The Hatch project saw our Shift team of five develop online learning materials for 8-12
year olds on how to build two different Arduino-based, electronic gadgets - a
light sensitive night lamp, and a movement triggered burglar alarm.
With a tight nine-day time frame, the Shift team had to:
- Research the initial Arduino product builds
- Design the learning material concept and content
- Implement a functional prototype
- Test and refine as bugs/glitches were detected
- Give a client presentation
- Have end-user tests (8 - 12 year-olds) on-site at Hatch
Phillipa Dick, Director of Hatch Education, was thrilled with the success of the project.
"The Shift team designed a solution for Hatch that was user focused and paid close attention to meeting the needs of the brief. It was a pleasure to work with such an enthusiastic group of people. I was very impressed with the quality of the solution that was created and the feedback from the students at Hatch was resoundingly positive.”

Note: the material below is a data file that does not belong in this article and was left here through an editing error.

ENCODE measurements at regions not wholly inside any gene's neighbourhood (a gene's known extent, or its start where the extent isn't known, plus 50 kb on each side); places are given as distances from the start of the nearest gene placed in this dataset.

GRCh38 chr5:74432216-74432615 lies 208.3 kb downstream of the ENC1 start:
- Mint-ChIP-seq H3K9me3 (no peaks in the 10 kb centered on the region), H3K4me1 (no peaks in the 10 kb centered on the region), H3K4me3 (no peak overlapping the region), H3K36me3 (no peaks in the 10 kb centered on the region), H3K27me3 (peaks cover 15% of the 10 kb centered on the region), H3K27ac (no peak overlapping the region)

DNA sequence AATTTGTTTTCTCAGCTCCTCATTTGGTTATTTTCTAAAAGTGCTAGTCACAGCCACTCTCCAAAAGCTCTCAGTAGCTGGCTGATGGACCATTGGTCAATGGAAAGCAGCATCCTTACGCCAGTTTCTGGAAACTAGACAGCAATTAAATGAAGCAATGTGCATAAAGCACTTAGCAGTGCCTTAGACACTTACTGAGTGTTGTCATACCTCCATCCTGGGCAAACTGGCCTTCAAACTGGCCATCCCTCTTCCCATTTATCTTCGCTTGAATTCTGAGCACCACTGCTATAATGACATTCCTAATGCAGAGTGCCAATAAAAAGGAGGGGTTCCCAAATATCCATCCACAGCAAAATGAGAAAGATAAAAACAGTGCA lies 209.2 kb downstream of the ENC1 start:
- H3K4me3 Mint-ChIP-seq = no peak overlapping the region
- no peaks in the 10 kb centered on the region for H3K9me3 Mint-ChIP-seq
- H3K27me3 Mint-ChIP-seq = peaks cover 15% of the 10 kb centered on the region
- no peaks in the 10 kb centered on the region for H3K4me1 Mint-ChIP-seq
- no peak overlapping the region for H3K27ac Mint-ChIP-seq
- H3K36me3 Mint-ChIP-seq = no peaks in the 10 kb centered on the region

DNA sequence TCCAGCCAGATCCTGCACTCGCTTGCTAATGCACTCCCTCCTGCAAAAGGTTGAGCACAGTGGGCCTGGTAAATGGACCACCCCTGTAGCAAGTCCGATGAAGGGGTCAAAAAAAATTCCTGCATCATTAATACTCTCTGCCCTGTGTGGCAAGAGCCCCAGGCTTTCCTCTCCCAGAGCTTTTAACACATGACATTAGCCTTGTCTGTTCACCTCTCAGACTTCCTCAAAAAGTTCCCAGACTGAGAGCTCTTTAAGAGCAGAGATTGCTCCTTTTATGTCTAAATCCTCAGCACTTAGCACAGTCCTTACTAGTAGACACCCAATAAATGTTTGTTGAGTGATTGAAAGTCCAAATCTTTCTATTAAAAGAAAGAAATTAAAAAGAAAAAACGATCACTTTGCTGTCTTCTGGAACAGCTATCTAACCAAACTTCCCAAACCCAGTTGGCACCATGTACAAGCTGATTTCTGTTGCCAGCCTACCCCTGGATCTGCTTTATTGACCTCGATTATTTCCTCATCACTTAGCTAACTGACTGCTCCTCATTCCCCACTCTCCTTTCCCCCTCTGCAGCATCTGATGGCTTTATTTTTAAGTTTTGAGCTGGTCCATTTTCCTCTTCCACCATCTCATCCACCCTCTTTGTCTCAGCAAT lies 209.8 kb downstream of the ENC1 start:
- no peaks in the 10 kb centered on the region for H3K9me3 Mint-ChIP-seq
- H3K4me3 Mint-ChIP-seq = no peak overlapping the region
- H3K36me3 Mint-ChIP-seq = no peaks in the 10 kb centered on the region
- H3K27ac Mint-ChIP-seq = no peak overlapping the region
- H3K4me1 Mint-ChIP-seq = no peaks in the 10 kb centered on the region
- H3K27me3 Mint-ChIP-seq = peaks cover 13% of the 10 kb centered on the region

Our Shift cohort agreed that, whilst the tight time frame made the early parts of the project "a little stressful at times", the end result showed the "pressure-cooker environment” was an effective way of ensuring the project arrived at a workable product within a very short time. And created a very real world situation.
“It also showed the team that lofty ambitions are soon refined by time constraints, and the need to have a working, if not perfect, product helped everyone to focus on the essence and key goals of the project,” says Kylie Jackson, SIGNAL engagement co-ordinator.
The Shift team described it as a great learning experience, and look forward to applying their learnings to their next group project for the Lilliput Libraries.